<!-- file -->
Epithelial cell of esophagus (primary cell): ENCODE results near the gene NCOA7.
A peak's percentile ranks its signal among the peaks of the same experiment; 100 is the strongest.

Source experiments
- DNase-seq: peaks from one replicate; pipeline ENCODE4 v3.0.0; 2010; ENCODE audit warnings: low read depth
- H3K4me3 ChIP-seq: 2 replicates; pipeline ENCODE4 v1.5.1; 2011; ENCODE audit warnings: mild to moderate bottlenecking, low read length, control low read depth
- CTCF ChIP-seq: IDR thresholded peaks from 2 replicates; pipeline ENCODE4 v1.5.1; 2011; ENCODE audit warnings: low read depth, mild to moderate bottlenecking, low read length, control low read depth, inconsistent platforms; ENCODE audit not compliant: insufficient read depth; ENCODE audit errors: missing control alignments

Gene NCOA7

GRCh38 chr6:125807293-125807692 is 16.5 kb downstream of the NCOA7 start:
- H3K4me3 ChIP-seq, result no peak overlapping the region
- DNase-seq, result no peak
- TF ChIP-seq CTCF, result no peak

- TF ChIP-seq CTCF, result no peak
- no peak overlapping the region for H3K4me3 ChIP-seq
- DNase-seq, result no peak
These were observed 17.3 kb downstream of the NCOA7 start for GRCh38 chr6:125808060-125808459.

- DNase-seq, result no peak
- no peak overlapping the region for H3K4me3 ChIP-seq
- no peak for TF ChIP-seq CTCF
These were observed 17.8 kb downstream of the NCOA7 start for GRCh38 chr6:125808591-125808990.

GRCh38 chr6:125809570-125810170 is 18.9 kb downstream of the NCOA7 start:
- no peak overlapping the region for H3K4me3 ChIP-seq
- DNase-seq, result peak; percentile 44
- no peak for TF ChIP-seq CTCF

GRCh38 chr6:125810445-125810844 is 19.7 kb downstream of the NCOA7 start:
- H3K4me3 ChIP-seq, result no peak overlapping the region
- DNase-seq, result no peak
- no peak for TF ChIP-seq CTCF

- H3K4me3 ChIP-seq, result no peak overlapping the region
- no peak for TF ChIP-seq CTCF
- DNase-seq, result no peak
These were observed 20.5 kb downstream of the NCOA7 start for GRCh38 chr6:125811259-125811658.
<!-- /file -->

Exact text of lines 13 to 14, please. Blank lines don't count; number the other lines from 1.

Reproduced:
- no peak overlapping the region for H3K4me3 ChIP-seq
- DNase-seq, result no peak